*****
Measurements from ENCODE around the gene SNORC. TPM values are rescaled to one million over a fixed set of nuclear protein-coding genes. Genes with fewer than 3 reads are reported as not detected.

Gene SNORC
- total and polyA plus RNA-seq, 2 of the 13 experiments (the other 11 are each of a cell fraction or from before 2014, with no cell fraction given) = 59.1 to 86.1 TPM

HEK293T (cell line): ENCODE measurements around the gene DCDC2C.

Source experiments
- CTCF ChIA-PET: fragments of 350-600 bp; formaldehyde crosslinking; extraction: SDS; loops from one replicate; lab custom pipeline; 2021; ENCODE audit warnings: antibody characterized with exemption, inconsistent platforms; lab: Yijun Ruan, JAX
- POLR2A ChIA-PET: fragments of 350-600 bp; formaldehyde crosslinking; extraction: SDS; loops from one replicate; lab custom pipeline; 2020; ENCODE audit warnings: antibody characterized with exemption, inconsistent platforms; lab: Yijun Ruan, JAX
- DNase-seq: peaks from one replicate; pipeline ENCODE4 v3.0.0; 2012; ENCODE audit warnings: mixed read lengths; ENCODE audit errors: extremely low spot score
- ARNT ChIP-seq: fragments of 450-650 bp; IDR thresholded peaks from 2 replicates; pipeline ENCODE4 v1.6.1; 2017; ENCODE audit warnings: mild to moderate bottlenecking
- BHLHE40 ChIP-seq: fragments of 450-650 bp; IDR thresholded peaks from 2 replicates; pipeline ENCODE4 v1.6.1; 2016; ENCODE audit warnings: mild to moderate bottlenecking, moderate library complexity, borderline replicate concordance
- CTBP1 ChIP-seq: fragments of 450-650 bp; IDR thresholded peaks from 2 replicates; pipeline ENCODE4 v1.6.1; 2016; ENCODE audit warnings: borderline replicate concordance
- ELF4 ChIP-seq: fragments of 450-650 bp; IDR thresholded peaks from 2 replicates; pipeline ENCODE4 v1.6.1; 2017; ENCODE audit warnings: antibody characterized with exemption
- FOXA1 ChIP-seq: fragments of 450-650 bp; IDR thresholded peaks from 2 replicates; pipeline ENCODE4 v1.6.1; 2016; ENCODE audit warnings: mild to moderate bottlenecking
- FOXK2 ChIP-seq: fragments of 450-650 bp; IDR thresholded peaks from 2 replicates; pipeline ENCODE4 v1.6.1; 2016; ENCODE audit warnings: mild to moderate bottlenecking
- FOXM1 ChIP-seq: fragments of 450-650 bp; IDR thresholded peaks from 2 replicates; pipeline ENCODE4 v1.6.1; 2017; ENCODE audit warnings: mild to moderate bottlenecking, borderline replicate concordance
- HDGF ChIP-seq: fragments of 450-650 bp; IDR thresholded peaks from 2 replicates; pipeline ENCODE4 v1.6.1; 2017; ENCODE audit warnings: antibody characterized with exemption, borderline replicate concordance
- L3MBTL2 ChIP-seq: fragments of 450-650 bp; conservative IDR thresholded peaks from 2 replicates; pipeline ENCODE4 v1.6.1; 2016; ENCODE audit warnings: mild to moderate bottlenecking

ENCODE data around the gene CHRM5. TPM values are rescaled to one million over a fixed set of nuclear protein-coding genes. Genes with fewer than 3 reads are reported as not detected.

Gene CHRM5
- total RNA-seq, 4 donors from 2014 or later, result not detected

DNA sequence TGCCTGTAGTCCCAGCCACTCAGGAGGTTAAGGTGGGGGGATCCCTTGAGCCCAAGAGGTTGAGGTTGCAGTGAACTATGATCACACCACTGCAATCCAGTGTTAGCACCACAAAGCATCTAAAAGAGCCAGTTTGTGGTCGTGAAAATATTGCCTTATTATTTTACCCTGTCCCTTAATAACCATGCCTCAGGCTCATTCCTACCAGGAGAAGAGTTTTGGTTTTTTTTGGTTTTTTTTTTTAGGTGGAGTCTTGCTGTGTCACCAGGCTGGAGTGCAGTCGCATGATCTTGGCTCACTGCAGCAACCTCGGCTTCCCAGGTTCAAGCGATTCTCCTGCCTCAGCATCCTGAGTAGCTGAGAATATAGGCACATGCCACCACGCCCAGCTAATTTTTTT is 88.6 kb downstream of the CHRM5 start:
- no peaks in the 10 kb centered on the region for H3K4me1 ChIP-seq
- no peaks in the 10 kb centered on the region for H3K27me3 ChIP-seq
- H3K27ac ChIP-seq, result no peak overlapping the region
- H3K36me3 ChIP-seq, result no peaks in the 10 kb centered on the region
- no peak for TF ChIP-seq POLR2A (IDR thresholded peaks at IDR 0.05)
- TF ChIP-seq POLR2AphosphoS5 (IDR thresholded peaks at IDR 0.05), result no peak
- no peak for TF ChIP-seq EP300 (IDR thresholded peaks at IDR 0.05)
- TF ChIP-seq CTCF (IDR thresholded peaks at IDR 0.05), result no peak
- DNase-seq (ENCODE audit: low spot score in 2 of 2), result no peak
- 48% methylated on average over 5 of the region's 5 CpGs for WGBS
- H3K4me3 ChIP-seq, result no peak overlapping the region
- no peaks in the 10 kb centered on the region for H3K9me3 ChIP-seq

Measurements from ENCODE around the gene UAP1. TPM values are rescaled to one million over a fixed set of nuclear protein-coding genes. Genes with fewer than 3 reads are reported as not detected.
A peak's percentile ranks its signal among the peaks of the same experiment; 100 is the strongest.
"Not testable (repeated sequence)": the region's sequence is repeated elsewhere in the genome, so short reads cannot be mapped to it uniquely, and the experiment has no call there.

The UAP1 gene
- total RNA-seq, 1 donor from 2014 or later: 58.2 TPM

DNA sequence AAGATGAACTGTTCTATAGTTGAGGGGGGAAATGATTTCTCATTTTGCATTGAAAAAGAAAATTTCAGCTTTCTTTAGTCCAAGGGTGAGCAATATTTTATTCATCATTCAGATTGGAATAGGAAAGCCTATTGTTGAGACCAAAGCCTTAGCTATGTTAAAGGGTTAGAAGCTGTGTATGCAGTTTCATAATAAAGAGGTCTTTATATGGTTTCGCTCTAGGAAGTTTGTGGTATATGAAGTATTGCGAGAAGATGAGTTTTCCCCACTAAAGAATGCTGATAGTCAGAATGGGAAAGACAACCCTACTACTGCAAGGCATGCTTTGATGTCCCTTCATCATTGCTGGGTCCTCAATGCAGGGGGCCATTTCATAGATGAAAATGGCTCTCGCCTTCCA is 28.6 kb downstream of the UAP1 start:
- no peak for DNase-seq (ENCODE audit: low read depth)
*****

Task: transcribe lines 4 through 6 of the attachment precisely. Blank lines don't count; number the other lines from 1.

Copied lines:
HEK293T (cell line): ENCODE measurements around the gene DCDC2C.

Source experiments
- CTCF ChIA-PET: fragments of 350-600 bp; formaldehyde crosslinking; extraction: SDS; loops from one replicate; lab custom pipeline; 2021; ENCODE audit warnings: antibody characterized with exemption, inconsistent platforms; lab: Yijun Ruan, JAX